Mastercard has dropped out of a recent bidding war with Visa to acquire Earthport, announcing it will instead buy Transfast, a different cross-border payments firm.
The move means Mastercard and Visa are both likely to have their own subsidiaries for account-to-account cross-border payments soon, bolstering their ability to stay relevant as real-time payments expand globally.
New York-based Transfast supports cross-border payments to 125 countries through bank account transfers, and the firm already supports the debit push payments service Mastercard Send, Mastercard said in a Friday press release announcing the deal.
Mastercard’s acquisition of Transfast ends a bidding war with Visa that erupted over the last couple of months, when the two giants were wrestling over Earthport, a London-based cross-border payments firm whose stock had been sagging in recent years.
Last month Visa raised its offer for Earthport to $320 million, driving Earthport shares up 500 percent from when the bidding war began.
“Both networks are very interested in expanding their capabilities in cross-border payments. Currently they can do international transfers on card, but not on bank accounts,” said Zilvinas Bareisis, a senior analyst with Celent.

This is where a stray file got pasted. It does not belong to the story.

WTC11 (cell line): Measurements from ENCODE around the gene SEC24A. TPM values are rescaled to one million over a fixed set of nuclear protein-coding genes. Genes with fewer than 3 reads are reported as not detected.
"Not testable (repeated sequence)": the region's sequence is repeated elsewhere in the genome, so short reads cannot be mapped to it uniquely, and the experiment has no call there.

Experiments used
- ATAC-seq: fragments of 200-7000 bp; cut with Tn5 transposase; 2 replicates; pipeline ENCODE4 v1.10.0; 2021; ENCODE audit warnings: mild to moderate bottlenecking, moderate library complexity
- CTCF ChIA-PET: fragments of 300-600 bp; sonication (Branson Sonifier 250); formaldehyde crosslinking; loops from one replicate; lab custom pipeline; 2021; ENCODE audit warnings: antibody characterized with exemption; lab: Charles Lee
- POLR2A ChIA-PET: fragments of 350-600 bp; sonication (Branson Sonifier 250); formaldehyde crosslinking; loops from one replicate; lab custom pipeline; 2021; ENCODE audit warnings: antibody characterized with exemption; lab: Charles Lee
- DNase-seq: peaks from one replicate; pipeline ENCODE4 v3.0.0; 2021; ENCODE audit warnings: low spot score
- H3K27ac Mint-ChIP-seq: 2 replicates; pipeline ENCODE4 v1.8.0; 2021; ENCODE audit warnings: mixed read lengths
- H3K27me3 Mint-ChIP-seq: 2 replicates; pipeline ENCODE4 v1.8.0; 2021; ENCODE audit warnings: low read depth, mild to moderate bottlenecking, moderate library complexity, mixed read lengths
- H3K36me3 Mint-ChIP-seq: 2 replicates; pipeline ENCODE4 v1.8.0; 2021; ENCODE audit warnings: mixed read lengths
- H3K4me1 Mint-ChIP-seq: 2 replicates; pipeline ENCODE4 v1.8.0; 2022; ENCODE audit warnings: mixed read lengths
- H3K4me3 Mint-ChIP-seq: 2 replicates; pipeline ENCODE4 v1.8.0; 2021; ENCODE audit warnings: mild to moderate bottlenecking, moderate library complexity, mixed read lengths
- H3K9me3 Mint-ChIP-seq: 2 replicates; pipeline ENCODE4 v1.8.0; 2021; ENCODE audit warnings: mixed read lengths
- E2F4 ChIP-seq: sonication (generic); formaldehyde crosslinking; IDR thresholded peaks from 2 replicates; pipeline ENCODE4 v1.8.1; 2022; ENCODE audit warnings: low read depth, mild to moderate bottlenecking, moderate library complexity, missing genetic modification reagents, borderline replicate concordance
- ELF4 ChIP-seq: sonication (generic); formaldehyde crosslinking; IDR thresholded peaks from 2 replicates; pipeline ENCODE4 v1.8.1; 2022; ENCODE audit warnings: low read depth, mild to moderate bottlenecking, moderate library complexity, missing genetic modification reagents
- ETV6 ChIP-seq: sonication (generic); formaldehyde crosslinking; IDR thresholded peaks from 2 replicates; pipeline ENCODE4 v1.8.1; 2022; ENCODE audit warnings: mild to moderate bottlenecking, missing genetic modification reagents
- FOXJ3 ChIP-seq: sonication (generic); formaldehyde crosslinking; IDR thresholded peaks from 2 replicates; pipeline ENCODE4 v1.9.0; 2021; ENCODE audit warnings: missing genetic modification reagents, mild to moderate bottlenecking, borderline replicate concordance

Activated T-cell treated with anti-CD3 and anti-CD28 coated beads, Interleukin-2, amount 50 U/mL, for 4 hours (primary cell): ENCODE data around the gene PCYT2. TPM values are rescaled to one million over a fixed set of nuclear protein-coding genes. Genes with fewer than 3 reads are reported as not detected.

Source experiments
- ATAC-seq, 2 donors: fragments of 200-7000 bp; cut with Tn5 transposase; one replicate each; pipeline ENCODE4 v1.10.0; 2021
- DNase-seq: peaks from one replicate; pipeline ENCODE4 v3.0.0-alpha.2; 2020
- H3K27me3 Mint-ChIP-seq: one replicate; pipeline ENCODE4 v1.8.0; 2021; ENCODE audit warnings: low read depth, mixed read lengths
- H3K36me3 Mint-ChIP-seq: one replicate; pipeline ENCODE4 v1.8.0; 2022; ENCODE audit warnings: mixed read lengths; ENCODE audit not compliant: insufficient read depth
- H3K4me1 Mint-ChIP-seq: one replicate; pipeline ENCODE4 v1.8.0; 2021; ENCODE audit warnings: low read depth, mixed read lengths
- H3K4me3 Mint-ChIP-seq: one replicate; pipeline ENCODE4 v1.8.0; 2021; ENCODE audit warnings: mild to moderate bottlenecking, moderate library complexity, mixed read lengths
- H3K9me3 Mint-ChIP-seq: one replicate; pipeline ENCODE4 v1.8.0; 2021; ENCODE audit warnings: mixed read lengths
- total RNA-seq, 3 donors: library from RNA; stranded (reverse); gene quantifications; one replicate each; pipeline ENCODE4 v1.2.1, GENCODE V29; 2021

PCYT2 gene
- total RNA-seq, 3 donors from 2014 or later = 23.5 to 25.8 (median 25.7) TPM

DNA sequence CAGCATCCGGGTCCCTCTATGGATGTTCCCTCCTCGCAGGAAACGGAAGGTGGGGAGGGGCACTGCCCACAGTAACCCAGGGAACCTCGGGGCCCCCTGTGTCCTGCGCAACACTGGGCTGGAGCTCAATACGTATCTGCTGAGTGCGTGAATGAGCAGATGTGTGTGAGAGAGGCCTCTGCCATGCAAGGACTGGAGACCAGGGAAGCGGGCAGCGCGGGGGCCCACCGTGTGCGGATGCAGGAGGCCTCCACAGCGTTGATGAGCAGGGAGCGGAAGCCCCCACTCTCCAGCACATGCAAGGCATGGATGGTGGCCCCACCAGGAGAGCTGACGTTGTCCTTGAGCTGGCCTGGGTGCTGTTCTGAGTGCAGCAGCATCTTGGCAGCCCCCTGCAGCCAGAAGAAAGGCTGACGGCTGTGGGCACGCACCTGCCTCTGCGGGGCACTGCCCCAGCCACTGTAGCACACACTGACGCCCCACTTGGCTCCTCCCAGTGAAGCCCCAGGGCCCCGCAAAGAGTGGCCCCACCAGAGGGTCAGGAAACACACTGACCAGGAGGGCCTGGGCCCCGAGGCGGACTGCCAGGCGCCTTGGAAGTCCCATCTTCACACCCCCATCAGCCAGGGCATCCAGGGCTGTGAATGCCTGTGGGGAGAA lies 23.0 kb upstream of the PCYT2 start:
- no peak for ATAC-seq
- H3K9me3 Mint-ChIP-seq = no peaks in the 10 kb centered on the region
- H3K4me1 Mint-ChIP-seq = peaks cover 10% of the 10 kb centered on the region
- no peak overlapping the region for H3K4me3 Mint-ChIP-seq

Transfast brings Mastercard the ability to support business, government and consumer payments that originate with bank accounts, rounding out its offerings to cover B2B and P2P payments through all channels, Mastercard said in the release.
Transfast also has been active in driving financial inclusion in developing markets. Last year Transfast partnered with Indonesia’s post office, enabling consumers receiving inbound remittances to pick up cash at any post office in the country.
“We believe Transfast gives us the strongest platform to immediately enhance our cross-border capabilities and further deliver on our strategy,” said Michael Miebach, Mastercard’s chief product officer, in the press release.
“Over the past 12 years, we have grown our capabilities to connect, track and settle transactions with almost every bank around the world via our curated and extensive network,” said Samish Kumar, CEO of Transfast, in the release.
The push to support instant payments across all channels—including banks—has become essential, said Talie Baker, a senior analyst with Aite Group.
“This acquisition of Transfast keeps Mastercard positioned to stay relevant as real-time payments become the new reality around the globe,” Baker said.
Mastercard did not disclose financial terms of the deal, which is set to close in the second quarter of this year.